Football, F1, golf, boxing: are the Saudis taking over?

Huge salaries are drawing players to Saudi as kingdom seeks ‘reputational gains’

Cristiano Ronaldo shakes hands with President of Al Nassr Football Club, Musalli Al-Muammar in January
Cristiano Ronaldo was offered double his salary to join Riyadh club Al Nassr last year
(Image credit: AL Nassr Club of Saudi Arabia/Anadolu Agency via Getty Images)

Cristiano Ronaldo was first to go, lured to Riyadh club Al Nassr last December by an offer that doubled his salary, said Jack Johnson on TalkSport. Then in early June came news that current Ballon d’Or holder Karim Benzema will join him in the Saudi Pro League next season and play for Jeddah-based Al Ittihad.

A few days later, “the first Premier League star signed up”, as Al Ittihad also agreed terms with Chelsea’s N’Golo Kanté. Several more Premier League players have since followed suit, including Rúben Neves of Wolves and Édouard Mendy and Hakim Ziyech of Chelsea. With stars of the calibre of Mohamed Salah and Bernardo Silva also linked to moves to the kingdom, stand by for more shock announcements to be made before the summer transfer window closes.

Why now?

There is no great mystery as to why so many players are upping sticks to play in Saudi Arabia, said Will Unwin in The Guardian. The riches they’re being offered dwarf even their hefty European salaries. Ronaldo’s deal at Al Nassr is worth a reported £173m a year – or £357 a minute; Benzema is set to earn a similar amount; Kanté will make £86m a year – six times what he earned at Chelsea; Neves is to earn a reported £300,000 a week at Al Hilal.

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The more intriguing question is why this is suddenly happening now, and the answer is to be found in a deal that the kingdom’s Public Investment Fund (PIF) struck in early June with four of the country’s leading clubs. The deal gave PIF a 75% stake in each club, at a stroke transforming them from relatively modest operations into four of the richest clubs on the planet.

It’s all part of a well-established pattern we’ve been witnessing in other sports, said Paul MacInnes in The Observer. With estimated reserves of £500bn, the PIF – which is ultimately controlled by Crown Prince Mohammed bin Salman – can afford to spend an almost unlimited amount buying up global sporting assets. And that’s just what it has been doing, propelled, it would seem, by a desire to compete with other Gulf states such as Qatar and Abu Dhabi. Heavy investment in boxing means the sport “increasingly revolves around Jeddah and Riyadh rather than Madison Square Garden and Wembley”. The PIF also has a ten-year deal in place to host a Formula 1 Grand Prix each season, and already wants to expand that to two.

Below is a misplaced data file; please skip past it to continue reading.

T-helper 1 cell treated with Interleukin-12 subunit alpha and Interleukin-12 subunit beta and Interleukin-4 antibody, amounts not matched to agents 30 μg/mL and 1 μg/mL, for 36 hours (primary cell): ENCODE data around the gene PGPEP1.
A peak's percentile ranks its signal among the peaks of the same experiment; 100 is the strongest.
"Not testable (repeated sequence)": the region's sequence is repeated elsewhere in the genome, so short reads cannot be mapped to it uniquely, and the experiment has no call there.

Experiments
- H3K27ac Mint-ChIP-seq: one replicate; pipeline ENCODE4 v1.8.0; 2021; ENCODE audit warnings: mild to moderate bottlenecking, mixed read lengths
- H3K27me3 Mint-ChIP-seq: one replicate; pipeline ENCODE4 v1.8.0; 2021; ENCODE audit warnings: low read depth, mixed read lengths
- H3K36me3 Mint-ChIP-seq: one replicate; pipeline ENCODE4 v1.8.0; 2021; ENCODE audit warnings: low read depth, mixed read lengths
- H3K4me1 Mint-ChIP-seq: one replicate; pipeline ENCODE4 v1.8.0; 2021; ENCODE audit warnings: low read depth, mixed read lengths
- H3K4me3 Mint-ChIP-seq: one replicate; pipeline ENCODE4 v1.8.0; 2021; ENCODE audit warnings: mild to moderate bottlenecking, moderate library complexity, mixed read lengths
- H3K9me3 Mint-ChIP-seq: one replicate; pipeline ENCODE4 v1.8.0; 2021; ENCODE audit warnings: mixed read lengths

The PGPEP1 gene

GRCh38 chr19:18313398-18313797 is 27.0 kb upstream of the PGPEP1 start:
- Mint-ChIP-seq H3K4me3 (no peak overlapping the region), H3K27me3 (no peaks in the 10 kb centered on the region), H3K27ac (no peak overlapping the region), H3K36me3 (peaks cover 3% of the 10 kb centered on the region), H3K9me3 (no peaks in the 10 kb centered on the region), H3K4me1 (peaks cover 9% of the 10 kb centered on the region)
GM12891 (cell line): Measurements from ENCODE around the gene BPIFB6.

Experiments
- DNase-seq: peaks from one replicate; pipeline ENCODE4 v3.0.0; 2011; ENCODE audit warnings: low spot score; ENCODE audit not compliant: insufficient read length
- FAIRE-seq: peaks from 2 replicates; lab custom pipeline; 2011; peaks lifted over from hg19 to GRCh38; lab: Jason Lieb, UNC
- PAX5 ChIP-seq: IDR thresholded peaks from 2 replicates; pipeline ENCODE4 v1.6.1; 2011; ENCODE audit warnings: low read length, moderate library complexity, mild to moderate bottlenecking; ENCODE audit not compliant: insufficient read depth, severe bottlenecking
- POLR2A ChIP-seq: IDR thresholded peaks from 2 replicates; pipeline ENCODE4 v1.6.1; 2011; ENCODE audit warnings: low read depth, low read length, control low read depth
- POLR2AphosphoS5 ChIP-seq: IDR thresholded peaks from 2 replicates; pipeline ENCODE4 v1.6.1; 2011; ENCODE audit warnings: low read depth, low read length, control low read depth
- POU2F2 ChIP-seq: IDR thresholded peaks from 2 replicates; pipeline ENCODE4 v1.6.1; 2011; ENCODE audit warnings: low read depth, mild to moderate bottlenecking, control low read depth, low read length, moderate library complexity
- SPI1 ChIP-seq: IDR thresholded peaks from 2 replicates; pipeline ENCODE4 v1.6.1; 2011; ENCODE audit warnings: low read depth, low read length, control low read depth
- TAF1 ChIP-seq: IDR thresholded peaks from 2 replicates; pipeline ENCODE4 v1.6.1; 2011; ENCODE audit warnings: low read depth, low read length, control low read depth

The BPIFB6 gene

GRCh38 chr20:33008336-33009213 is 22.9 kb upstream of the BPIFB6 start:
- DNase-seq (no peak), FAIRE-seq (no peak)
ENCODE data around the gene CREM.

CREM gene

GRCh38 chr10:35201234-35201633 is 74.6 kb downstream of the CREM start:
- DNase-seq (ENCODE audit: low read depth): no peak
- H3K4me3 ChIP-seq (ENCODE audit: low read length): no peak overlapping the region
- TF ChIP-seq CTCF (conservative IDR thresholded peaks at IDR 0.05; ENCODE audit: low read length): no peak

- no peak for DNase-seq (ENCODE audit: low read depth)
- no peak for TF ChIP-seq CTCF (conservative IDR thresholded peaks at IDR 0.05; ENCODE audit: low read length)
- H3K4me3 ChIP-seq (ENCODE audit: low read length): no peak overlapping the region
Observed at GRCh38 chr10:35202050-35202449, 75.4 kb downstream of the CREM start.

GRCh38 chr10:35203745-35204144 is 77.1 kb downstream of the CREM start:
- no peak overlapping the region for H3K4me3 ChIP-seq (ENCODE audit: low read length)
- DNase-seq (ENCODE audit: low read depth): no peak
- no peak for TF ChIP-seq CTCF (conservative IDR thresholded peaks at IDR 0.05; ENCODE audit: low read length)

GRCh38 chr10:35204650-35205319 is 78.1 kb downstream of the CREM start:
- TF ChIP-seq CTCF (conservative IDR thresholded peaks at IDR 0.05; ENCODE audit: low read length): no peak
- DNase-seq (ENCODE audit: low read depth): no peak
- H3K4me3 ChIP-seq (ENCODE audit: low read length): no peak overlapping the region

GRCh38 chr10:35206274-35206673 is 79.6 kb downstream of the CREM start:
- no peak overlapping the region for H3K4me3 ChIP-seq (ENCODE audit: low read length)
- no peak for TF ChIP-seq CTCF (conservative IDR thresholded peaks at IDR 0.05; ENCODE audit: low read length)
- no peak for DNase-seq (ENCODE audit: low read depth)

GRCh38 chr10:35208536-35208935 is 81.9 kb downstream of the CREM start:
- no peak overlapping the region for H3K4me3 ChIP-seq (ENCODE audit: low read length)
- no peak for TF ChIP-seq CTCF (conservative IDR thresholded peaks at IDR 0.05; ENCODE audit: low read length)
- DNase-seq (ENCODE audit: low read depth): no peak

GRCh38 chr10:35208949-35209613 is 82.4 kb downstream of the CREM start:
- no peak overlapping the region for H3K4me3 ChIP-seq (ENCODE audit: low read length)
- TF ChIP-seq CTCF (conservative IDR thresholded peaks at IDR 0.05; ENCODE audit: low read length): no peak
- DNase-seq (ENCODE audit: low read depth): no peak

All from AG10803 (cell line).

And more recently, the kingdom has turned its attention to golf, provoking a civil war within the sport by paying players such as Phil Mickelson and Dustin Johnson hundreds of millions of dollars to join its rebel LIV tour. A truce was finally brokered in early June, with the “bombshell” announcement that golf’s two pre-existing tours – the PGA and the Europe-based DP World Tour – had agreed to merge with LIV, creating a single global tour. Although the deal was presented as an equal partnership, most observers believe it means that Saudi Arabia has “effectively bought golf”.

Reputational gains

Now it wants to do the same with football, said Jawad Iqbal in The Spectator. Not content with owning Newcastle (bought for £350m in 2021), Saudi Arabia now wants to induce the greatest players on the planet to play in “an irrelevant football league”. Somewhere down the line, a financial advantage may emerge, but in the short term the gain is chiefly reputational: by showing the world that it’s the sort of place where “Ronaldo and co are happy to play football”, the kingdom wants to boost its international standing and distract attention from its “abysmal human rights record”. How depressing that so many big names are showing “themselves to be shameless mercenaries” by colluding with this “cynical strategy”.

The prospect of football “going the way of golf” is indeed “terrifying”, said Oliver Kay on The Athletic. Yet we in England are hardly in a place to indulge in too much “handwringing”. The growth of the Premier League was “underpinned by a total disregard for the source of inward investment and for the impact on the wider game”. At the core of the League’s expansion has been its ability to offer “mind-boggling contracts”, which clubs in other countries have been powerless to resist. And this has bled “other leagues of their best talent”.

Now that the same is being done to England, it is natural that we don’t like it – but “any complaints about the Saudi Pro League should be tempered by an awareness of the danger of sounding hypocritical”.

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